Present Perfect vs.
What’s the difference?
• Grammar has meaning!
• Different grammar tenses are used in different
situations or contexts and they carry different
Use the past simple for:
• Finished actions in the past
when you say when
I went to Portsmouth last
Use the pres. perfect for:
• Finished actions in the past when
you don’t say when (on any
I’ve been to Portsmouth.
• Actions which started in the past
but still continue now
I’ve lived in Spain for 10 years.
• Past actions that have a result in
I’ve broken my arm! (I broke in the
past and I have it in plaster now)
Just, already, yet
Just means “a short time ago”
We’ve just come back from the weekend.
I’ve just had an idea!
Already means “sooner than expected”
I’ve already studied Units 1 and 2
She’s already spent all the money I lent her!
Yet means “something we’re expecting to happen”
It’s 11 o’clock and you haven’t finished your breakfast yet!
I haven’t finished my homework yet.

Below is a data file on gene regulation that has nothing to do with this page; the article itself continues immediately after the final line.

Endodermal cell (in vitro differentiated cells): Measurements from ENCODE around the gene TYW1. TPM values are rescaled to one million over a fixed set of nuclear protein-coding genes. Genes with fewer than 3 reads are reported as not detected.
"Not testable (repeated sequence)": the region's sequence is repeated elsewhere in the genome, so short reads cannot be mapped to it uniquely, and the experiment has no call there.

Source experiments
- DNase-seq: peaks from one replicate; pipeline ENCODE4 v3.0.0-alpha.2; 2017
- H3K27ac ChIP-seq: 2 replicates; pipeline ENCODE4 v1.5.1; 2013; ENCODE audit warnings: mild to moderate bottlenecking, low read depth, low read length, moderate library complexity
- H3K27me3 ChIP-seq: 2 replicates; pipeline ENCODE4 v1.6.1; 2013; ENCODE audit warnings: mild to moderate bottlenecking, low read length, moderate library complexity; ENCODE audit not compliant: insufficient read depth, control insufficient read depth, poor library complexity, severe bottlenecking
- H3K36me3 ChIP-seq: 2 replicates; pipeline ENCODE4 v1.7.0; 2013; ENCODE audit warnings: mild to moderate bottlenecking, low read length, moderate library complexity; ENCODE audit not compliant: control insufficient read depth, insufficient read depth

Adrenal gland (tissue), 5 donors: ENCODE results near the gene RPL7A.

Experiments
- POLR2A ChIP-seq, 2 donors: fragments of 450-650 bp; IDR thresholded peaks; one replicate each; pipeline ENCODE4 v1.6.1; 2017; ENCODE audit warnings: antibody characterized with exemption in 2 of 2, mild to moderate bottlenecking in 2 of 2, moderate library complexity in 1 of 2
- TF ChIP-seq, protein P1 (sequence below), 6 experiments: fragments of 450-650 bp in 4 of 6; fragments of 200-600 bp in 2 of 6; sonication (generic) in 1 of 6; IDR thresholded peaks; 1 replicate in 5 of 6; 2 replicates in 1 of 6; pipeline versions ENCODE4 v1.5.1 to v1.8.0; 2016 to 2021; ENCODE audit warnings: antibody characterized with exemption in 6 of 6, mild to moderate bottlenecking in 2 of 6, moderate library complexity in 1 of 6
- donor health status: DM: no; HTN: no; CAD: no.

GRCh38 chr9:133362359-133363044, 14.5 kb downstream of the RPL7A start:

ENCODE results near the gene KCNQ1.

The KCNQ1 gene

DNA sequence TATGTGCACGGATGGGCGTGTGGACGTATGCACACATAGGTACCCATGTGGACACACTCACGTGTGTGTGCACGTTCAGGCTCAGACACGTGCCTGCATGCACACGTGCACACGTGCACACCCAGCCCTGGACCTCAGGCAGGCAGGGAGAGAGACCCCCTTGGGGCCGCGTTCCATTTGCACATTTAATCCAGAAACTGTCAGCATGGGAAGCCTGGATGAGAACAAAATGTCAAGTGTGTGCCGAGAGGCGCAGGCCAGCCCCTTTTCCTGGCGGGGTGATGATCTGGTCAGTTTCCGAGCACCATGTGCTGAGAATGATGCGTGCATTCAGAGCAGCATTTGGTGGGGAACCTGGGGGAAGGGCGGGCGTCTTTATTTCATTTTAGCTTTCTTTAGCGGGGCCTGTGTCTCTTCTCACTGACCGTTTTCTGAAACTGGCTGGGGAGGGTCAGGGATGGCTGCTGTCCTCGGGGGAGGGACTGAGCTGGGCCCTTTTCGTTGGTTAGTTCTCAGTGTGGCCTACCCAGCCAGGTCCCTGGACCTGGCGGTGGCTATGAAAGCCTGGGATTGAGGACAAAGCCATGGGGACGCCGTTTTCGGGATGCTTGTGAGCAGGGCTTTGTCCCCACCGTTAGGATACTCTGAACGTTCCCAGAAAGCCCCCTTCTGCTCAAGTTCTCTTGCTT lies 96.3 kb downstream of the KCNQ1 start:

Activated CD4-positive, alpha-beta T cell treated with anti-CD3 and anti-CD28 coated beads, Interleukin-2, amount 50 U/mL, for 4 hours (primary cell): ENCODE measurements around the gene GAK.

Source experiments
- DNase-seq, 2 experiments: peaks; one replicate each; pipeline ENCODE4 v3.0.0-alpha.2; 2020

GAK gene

Just and already go after
the auxiliary verb;
yet goes at the end of the
For and since
SINCE + POINT IN TIME
Use since to show when something
I’ve worked at this job since last year.
He’s lived in Florida since March.
FOR + LENGTH OF TIME
Use for to show how long a
present condition has lasted.
I’ve worked here for one year.
He’s lived in Florida for 9
Gone to or been to?
Claire has gone to Australia
Gone there means that she is still there
Claire has been to Australia.
Been there means that the visit is over. She’s back home
Ever and never
We can use ever and never with the present perfect.
Ever means ‘in your whole life up to the present time’.
Never means ‘not ever’.
Have you ever played cricket? No, never.
Has Andrew ever had any fun?!
I’ve never ridden a bike in my life.
This is the worst film I’ve ever seen.